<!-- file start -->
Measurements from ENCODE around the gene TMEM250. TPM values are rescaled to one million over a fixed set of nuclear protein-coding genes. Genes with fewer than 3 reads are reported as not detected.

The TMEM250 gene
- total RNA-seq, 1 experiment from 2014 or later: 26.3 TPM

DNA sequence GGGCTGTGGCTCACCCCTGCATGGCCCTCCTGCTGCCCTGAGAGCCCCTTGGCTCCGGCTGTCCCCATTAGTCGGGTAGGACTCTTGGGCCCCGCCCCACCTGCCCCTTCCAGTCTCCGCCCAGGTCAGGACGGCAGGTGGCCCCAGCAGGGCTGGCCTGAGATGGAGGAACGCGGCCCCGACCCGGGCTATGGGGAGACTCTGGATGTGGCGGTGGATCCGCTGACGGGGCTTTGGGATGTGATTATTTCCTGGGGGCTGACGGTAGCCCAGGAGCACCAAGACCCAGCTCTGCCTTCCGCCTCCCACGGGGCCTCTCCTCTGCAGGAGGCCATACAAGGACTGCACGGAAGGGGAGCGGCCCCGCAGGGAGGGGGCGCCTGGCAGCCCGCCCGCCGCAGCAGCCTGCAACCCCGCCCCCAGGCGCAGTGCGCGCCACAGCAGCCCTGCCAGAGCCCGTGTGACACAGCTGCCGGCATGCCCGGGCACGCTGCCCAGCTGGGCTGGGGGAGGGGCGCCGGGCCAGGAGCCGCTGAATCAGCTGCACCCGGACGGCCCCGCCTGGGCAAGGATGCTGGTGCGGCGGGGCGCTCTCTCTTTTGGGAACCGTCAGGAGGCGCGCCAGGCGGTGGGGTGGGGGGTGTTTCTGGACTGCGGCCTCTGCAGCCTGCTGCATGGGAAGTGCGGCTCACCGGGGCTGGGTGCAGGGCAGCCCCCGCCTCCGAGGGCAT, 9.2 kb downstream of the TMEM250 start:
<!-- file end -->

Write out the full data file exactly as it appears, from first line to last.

Measurements from ENCODE around the gene TMEM250. TPM values are rescaled to one million over a fixed set of nuclear protein-coding genes. Genes with fewer than 3 reads are reported as not detected.

The TMEM250 gene
- total RNA-seq, 1 experiment from 2014 or later: 26.3 TPM

DNA sequence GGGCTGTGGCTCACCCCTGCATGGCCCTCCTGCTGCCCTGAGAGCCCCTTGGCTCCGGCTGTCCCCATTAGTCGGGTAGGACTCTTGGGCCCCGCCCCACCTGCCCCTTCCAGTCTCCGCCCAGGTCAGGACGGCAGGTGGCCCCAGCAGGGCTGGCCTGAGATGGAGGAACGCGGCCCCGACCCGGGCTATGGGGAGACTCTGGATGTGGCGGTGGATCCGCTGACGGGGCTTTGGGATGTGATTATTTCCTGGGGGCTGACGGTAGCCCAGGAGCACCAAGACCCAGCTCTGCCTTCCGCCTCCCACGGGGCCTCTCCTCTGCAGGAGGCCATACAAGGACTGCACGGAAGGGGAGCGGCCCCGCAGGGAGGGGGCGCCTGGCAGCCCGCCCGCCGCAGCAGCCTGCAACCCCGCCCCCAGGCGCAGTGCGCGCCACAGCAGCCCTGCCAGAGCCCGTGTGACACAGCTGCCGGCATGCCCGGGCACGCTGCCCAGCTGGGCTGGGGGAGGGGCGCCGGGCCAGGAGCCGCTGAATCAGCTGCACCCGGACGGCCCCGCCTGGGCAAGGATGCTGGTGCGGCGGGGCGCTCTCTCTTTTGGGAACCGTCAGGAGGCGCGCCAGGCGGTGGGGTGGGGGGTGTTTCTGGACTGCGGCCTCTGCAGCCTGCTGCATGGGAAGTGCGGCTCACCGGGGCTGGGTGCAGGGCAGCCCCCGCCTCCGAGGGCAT, 9.2 kb downstream of the TMEM250 start: